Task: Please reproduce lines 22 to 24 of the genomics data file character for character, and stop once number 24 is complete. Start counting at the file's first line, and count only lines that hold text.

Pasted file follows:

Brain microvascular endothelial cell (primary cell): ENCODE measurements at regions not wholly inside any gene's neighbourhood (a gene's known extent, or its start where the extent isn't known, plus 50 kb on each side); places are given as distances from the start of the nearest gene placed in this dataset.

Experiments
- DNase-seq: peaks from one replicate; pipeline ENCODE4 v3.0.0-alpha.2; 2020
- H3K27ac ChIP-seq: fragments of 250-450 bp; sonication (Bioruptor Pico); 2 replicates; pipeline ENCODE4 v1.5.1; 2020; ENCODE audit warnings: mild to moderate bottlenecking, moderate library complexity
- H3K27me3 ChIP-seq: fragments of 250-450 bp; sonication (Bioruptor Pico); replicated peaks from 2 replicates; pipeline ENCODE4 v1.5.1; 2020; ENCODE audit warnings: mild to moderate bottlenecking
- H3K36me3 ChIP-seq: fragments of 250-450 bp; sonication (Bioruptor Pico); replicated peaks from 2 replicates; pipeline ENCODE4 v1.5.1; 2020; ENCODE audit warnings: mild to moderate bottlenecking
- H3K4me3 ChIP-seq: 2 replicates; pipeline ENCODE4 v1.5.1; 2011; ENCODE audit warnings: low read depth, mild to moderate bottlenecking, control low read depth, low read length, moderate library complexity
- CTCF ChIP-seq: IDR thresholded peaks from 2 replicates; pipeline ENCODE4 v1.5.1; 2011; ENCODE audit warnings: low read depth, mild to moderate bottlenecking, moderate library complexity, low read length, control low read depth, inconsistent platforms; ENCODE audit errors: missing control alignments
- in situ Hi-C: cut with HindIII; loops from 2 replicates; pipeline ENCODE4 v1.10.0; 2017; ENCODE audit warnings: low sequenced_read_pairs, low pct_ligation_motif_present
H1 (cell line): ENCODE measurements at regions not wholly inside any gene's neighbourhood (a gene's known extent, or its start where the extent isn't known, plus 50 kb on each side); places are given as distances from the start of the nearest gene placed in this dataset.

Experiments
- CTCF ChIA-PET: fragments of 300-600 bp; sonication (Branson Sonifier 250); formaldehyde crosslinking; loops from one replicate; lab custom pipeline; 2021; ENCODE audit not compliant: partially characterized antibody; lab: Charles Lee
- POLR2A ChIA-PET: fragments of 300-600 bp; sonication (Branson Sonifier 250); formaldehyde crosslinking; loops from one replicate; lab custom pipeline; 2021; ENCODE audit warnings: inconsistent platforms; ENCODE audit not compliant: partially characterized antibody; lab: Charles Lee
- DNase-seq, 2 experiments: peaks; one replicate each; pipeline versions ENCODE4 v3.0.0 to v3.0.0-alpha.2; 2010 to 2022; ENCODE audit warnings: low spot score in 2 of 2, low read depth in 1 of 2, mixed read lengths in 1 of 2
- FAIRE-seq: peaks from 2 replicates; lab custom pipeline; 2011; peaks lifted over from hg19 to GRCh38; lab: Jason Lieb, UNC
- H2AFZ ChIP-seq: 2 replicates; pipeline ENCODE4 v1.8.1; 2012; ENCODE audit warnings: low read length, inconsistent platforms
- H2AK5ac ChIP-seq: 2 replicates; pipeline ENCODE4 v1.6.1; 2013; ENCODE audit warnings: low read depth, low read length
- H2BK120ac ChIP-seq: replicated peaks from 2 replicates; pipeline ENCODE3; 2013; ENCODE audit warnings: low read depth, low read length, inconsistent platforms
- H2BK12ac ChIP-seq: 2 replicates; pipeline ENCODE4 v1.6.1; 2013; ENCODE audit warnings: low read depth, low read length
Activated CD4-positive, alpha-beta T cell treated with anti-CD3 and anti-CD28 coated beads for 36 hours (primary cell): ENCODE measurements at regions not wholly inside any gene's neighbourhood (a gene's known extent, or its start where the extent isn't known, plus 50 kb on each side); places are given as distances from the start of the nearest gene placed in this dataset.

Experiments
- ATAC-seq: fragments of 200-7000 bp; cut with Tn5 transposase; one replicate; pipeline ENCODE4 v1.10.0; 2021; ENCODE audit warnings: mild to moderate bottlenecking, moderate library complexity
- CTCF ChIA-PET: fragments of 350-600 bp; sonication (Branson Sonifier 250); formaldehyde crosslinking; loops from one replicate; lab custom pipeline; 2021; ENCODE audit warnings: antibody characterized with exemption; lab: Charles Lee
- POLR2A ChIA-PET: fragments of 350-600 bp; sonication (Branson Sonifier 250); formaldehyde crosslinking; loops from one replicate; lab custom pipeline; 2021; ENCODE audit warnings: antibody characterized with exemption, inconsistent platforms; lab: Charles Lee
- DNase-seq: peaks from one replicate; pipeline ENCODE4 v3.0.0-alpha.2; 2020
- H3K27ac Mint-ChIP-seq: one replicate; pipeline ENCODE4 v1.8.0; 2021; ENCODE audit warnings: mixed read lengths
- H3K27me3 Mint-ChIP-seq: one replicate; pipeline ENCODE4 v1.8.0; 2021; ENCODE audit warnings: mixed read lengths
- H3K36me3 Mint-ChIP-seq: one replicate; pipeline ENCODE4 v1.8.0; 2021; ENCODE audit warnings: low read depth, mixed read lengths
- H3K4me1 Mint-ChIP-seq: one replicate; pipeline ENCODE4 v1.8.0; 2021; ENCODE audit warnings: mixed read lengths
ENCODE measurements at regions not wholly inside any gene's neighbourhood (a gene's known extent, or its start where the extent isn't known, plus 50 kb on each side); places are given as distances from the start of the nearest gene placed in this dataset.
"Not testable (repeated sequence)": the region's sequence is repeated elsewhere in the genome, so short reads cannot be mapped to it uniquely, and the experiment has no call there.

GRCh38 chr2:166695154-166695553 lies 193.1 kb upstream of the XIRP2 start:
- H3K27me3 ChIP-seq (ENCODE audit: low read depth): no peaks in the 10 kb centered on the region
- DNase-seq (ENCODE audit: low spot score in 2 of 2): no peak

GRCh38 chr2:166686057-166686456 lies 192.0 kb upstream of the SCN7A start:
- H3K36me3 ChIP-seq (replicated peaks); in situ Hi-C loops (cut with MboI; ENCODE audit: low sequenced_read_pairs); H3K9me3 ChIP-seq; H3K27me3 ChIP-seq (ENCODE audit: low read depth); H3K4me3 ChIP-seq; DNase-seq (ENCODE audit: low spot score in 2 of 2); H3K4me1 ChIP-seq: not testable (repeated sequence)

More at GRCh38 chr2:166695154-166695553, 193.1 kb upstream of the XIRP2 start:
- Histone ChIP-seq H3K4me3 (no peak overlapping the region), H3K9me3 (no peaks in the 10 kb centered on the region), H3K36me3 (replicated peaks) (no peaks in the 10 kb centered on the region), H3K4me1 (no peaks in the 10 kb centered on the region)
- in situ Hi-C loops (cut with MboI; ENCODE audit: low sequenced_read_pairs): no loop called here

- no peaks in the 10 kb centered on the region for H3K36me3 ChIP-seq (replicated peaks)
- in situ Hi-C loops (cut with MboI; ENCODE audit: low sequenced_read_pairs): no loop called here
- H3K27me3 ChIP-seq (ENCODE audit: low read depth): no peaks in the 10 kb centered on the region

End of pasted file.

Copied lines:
- ATAC-seq: fragments of 200-7000 bp; cut with Tn5 transposase; one replicate; pipeline ENCODE4 v1.10.0; 2021; ENCODE audit warnings: mild to moderate bottlenecking, moderate library complexity
- CTCF ChIA-PET: fragments of 350-600 bp; sonication (Branson Sonifier 250); formaldehyde crosslinking; loops from one replicate; lab custom pipeline; 2021; ENCODE audit warnings: antibody characterized with exemption; lab: Charles Lee
- POLR2A ChIA-PET: fragments of 350-600 bp; sonication (Branson Sonifier 250); formaldehyde crosslinking; loops from one replicate; lab custom pipeline; 2021; ENCODE audit warnings: antibody characterized with exemption, inconsistent platforms; lab: Charles Lee